This deeper experience of the non-duality between the Abba-Mystery and the world, or between the future and the present Reign of God, assures Christians that even though their efforts to bring the world closer to the Reign of God fail, Abba and the Reign are still present and available. Yes, we must seek the Reign of God and work while the light is with us, but at the very same time we are assured that the Reign of God is already among us. In both success and failure, the Reign of God is both already/not yet.
2) Humility: Perhaps one of the most difficult virtues for social activists to practice is humility. In struggling for justice, in resisting those who oppress others, one needs to be clear, firm, resolute. Human lives and human rights are at stake.
And so agents of social justice can be so sure and certain about what needs to be done, about which policies are causing the exploitation, about who are the “bad guys.” In their commitment to “speaking truth to power,” activists are sure that they have the truth and those in power don’t. I suspect that most people involved in social activism know what I’m talking about. We become so certain of our own analysis and our own programs that we end up not listening to others and missing better opportunities, better programs. And so it can and does happen that the “liberators” end up making the situation just as bad as, or even worse than, it was under the oppressors.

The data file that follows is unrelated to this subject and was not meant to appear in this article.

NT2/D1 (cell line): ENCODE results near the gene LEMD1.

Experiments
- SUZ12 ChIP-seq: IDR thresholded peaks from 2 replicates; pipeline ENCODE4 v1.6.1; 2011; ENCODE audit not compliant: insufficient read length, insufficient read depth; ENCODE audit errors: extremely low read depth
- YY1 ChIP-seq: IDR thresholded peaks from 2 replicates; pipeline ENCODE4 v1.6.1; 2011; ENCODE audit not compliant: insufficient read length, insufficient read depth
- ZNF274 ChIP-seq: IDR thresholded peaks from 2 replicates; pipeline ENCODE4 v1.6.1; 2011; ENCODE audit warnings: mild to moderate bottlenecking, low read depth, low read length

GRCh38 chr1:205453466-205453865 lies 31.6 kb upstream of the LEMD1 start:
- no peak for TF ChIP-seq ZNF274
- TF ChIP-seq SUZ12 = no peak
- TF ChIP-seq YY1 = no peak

The more we deepen our inner transformation and the more we wake up to the “bigger picture” that transcends human comprehension – the more we will be aware of the danger of clinging to our thoughts and our own ideas. There is always more to know, more to learn. The Buddhist practice of mindfulness can warn activists that as long as they are still clinging to ego-identity or absolutizing their own ideas, there’s a little (or big!) oppressor hiding in every good-willed liberator. The wisdom that comes from waking up reminds activists that if they have to “speak truth to power,” they have to be as humble about what they say as they are strong in saying it. Only if we do not cling to our truth can we—and others—experience its power.
3) Compassion: Here I take up what I believe is one of the most urgent, but also one of the most sensitive, challenges that Buddhists offer Christian liberationists. It has to do with the Buddhist claim that just as inner transformation has a certain priority over social transformation, so does compassion have a certain priority over justice. This priority of compassion applies especially to the way Christians carry out their “preferential option for the oppressed.”